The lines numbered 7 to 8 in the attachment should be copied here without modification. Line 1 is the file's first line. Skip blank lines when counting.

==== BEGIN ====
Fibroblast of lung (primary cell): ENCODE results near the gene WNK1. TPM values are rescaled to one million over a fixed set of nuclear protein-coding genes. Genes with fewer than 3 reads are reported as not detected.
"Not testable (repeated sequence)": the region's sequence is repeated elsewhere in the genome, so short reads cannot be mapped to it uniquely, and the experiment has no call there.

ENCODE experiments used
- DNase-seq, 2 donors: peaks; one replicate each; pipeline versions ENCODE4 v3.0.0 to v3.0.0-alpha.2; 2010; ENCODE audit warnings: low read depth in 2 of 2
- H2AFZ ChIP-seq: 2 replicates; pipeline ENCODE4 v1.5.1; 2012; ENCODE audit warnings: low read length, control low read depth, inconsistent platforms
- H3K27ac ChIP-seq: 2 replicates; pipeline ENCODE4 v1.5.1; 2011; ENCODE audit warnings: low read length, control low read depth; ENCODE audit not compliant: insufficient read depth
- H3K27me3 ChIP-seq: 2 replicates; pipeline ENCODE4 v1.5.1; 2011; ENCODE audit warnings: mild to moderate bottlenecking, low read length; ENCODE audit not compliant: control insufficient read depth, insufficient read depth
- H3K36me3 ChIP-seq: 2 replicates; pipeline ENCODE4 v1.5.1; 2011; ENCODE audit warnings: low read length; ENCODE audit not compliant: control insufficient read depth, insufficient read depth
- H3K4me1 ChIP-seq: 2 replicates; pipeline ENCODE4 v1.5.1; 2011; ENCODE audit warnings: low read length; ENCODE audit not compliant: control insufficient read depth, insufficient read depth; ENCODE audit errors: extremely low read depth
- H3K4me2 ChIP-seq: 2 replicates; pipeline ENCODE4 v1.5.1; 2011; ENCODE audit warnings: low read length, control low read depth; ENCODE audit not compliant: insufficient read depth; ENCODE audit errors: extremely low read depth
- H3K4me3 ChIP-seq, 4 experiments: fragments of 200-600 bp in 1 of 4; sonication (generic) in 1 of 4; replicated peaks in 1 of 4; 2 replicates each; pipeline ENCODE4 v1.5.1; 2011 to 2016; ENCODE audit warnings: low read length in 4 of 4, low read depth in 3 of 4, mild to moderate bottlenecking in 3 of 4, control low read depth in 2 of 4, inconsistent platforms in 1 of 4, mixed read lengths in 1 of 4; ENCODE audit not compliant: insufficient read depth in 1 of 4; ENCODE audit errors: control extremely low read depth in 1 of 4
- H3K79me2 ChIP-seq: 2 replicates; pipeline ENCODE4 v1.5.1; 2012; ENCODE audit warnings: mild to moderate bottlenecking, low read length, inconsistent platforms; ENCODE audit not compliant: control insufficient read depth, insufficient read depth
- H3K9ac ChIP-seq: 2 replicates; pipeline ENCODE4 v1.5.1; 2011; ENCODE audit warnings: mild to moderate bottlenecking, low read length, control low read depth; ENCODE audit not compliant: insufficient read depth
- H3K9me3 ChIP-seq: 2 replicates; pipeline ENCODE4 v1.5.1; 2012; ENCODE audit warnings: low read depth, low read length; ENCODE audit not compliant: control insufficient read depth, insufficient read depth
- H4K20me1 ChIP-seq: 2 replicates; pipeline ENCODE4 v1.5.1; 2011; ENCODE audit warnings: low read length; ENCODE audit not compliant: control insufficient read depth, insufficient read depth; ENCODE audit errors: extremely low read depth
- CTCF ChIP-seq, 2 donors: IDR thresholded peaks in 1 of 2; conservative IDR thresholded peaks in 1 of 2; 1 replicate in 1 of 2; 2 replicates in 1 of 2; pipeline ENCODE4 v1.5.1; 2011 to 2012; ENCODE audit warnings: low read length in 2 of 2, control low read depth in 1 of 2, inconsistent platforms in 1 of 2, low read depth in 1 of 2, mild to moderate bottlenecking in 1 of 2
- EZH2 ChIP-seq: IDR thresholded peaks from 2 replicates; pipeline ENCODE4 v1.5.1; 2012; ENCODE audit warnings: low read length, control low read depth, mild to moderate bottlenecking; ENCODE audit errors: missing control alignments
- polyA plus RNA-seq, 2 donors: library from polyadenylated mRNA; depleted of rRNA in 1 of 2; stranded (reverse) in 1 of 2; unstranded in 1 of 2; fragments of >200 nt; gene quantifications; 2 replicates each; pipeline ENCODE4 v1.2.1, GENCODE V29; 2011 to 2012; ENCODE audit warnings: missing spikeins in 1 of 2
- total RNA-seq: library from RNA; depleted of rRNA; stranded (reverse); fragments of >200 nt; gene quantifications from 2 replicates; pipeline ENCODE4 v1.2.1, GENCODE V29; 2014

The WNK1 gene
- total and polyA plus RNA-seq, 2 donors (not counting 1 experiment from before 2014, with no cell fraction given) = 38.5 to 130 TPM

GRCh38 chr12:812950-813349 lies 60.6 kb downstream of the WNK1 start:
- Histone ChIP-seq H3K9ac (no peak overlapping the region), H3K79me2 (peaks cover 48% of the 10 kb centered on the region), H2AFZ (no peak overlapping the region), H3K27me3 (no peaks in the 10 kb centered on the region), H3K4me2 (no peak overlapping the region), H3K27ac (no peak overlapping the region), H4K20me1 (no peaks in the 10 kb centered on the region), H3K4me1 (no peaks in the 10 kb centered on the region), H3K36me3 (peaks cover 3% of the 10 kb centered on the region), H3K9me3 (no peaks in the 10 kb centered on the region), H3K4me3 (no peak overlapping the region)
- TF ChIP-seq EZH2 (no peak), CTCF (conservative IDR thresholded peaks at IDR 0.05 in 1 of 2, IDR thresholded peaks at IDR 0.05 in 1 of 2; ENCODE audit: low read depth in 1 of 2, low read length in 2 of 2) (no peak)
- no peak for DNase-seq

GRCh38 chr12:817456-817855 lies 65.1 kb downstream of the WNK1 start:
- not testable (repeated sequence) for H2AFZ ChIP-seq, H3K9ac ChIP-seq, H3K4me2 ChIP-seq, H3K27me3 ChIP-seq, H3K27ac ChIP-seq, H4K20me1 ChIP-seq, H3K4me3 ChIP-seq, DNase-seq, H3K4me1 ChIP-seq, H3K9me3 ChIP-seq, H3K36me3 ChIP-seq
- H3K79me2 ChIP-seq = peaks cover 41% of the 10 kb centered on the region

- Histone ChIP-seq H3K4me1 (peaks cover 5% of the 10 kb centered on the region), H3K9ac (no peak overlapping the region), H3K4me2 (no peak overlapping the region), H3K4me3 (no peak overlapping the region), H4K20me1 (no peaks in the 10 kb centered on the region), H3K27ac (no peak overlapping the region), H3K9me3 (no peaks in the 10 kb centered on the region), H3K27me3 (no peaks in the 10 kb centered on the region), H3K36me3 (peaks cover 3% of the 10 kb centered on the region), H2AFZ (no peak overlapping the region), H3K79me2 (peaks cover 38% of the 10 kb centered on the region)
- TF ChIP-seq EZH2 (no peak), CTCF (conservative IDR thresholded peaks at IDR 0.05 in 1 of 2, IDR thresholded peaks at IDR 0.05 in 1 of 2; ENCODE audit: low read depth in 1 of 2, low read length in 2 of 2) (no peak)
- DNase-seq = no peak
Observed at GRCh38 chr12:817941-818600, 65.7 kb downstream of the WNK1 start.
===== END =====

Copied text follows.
- H3K27me3 ChIP-seq: 2 replicates; pipeline ENCODE4 v1.5.1; 2011; ENCODE audit warnings: mild to moderate bottlenecking, low read length; ENCODE audit not compliant: control insufficient read depth, insufficient read depth
- H3K36me3 ChIP-seq: 2 replicates; pipeline ENCODE4 v1.5.1; 2011; ENCODE audit warnings: low read length; ENCODE audit not compliant: control insufficient read depth, insufficient read depth